She's only fooling Tangerine."

after Lyrics by Johnny Mercer;
_The Fleet's In_, a 1942 movie, introduced this hit song

Tuesday, February 12, 2008

Ginkgo Penjing

Seeing the Northern deLights

Northern deLights:

And then there's the Deathly Coach and Six:

The Wild Hunt of the Asgard Riders

aporian notes

Here are some notes I kept from previous encounters with the aporian logos:

When one is at loose ends, whelmed in confusion, up a creek without a
paddle, it is a window of opportunity for learning and/or change. The
ancient greeks termed that state aporia. According to Plato's *Meno*,
Socrates made good use of aporia:

Reading a review of a recent metaphilosophy work, I found this word, apories, at the very end.
I think of aporia as an ancient Greek word whose plural is aporiai. But there are those who claim it came into the English language from the French aporie, which would account for the plural apories. Howsomever, if that were the case, why would we use the Greek spelling of the singular in English? Methinks philosophers can make a quandary out of damn near anything. But then, is that not the 'specialite de maison' in their "house of language"?

"Etymology: French aporie, ultimately from Greek aporia difficulty, perplexity, from aporos impassable, from a- + poros passage -- more at FARE
1 : an expression of real or pretended doubt or uncertainty especially for rhetorical effect
2 : a logical impasse or contradiction; especially : a radical contradiction in the import of a text or theory that is seen in deconstruction as inevitable." So says Merriam Webster.


Way to go?

Is this the way to go? It might, one can conjecture, please those whose agenda is reducing
the total human population; whosoever they might be.

Monday, February 11, 2008

Va Savoir!

Va savoir! de la connaissance en general:

Chronology of U.S -Vietnam Relations

Indochinese Communist Party, opposed to French rule, organized by Ho Chi Minh and his followers.
An OSS (Office of Strategic Services, forerunner of the CIA) team parachutes into Ho Chi Minh's jungle camp in northern Vietnam and saves Ho Chi Minh who is ill with malaria and other tropical diseases.

USA - Vietnam Relations Chronology:

"As soon as the Communists took over South Vietnam, they sent many of the educated people to the jungle as prisoners. They ordered us to plow by human power and build cottages with mud and straw. They handcuffed and legcuffed all of us like animals and forced us to earn a living by hard labor." Thuy Nguyen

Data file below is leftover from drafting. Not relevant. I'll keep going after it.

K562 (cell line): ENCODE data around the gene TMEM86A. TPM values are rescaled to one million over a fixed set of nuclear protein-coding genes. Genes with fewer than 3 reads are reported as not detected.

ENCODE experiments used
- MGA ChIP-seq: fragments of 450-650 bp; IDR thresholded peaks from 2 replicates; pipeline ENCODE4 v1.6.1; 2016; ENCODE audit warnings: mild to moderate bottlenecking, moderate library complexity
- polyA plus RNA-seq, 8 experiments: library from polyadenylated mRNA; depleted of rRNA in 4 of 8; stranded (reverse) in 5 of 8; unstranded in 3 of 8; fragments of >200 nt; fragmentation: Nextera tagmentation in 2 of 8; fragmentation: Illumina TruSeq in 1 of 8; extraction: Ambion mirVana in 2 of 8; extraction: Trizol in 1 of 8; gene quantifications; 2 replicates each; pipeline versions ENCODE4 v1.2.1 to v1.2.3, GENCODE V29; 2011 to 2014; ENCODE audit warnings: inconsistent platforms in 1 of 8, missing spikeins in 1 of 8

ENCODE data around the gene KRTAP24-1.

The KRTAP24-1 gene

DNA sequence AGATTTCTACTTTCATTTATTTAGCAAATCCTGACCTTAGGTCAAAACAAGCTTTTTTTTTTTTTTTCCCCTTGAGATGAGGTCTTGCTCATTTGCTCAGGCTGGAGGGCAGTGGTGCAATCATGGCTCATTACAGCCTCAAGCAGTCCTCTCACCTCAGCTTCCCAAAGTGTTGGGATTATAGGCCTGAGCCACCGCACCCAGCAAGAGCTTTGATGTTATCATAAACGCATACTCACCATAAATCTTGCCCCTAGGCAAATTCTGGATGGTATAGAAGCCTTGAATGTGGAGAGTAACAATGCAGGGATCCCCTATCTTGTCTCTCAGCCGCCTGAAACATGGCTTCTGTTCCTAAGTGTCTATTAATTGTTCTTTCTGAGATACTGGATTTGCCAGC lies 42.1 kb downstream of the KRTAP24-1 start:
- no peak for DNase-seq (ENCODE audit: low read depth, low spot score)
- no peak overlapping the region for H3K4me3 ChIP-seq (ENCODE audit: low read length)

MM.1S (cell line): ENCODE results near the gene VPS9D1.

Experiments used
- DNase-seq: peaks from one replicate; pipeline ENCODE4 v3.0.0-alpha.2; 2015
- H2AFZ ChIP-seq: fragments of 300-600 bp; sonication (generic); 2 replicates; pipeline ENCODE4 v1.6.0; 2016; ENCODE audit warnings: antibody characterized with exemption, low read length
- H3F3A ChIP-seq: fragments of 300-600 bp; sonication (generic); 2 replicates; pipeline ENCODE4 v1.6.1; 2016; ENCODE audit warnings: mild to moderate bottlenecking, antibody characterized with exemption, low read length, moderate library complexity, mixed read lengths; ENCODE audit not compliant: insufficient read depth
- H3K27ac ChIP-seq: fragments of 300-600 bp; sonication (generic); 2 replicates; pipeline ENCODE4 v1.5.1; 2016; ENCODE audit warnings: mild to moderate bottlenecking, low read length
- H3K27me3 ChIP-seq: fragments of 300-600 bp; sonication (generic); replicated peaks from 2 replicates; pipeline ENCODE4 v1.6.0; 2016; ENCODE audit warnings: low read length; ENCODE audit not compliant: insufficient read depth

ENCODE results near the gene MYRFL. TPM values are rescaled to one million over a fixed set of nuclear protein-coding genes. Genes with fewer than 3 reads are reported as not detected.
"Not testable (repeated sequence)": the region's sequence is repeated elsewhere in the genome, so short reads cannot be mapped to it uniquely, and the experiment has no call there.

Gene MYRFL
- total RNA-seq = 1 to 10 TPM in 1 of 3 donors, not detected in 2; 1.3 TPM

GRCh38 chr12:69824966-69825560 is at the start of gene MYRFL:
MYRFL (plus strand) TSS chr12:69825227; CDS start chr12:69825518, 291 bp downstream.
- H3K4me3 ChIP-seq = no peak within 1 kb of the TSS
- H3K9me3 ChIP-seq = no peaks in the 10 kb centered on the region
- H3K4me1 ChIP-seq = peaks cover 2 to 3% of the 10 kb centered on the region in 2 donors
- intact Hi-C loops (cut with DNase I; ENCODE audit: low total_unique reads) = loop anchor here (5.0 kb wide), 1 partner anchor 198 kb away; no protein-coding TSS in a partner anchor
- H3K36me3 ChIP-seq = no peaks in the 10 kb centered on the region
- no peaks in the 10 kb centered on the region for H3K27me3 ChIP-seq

Tourists' Vietnam


Too bad that early Altertumswissenschaft paradigm didn't succeed in the American universities.

Now we have, as I recently saw and heard on a classics educational DVD, 'Classics professors' who pronounce the transliterated Greek 'chi' the same as the 'ch' in 'church'.

Sunday, February 10, 2008

5 elements & three gunas theories

Taken together, the 5 elements & 3 gunas theories seem to account for everything in the arising that we perceive as nature or reality if one accepts pansychism.

Ancient Greek Mythology & Religion

Tropaion and The History Channel present a 44 minute video on the Olympean Greek Gods and Goddesses and Heroes:

After viewing this excellent presentation, you might want to visit the Tropaion Library for further information.

Saturday, February 09, 2008

Friedrich Nietzsche: "Legite lente."

"A book like this, a problem like this, is in no hurry; we both, I just as much as my book, are friends of lento. It is not for nothing that I have been a philologist, perhaps I am a philologist still, that is to say, A TEACHER OF SLOW READING:- in the end I also write slowly. Nowadays it is not only my habit, it is also to my taste - a malicious taste, perhaps? - no longer to write anything which does not reduce to despair every sort of man who is 'in a hurry'. For philology is that venerable art which demands of its votaries one thing above all: to go aside, to take time, to become still, to become slow - it is a goldsmith's art and connoisseurship of the WORD which has nothing but delicate, cautious work to do and achieves nothing if it does not achieve it lento. But precisely for this reason it is more necessary than ever today, by precisely this means does it entice and enchant us the most, in the midst of an age of 'work', that is to say, of hurry, of indecent and perspiring haste, which wants to 'get everything done' at once, including every old or new book:- this art does not so easily get anything done, it teaches to read WELL, that is to say, to read slowly, deeply, looking cautiously before and aft, with reservations, with doors left open, with delicate eyes and fingers...My patient friends, this book desires for itself only perfect readers and philologists: LEARN to read me well!" from Nietzsche's preface to _Daybeak_. (translation by Lancelot Fletcher)

Friday, February 08, 2008

Hannah Arendt on Epictetus

Some comments on Epictetus by Hannah Arendt who had a real genius for making Ancient Greek Philosophy contemporary:
“. . . Epictetus, the Greek slave and the most acute mind, possibly, among the late Stoics. According to him, what must be learned to make life bearable is not really thinking, but ‘the correct use of imagination,’ the only thing we have entirely within our power. He still uses a deceptively familiar Greek vocabulary, but what he calls ‘the reasoning faculty’ (dynamis logike) has as little to do with the Greek 'logos' and 'nous' as what he appeals to as ‘will’ has to do with Aristoteliam 'proairesis'. He calls the faculty of thinking in itself ‘sterile’ (akarpa ; “Discourses”, bk. I, chap 17); for him the subject matter of philosophy is each man’s own life, and what philosophy teaches man is an ‘art of living (Discourses, bk I, chap 15),’ how to deal with life, in the same fashion that carpentry teaches an apprentice how to deal with wood. What counts is not ‘theory’ in the abstract but its use and application (chresis ton theorematon); to think and to understand are a mere preparation for action; to ‘admire the mere power of exposition’—the 'logos', the reasoned argument and train of thought itself—is likely to turn man ‘into a grammarian instead of a philosopher.’” (“The Manual”, 49) (p. 154).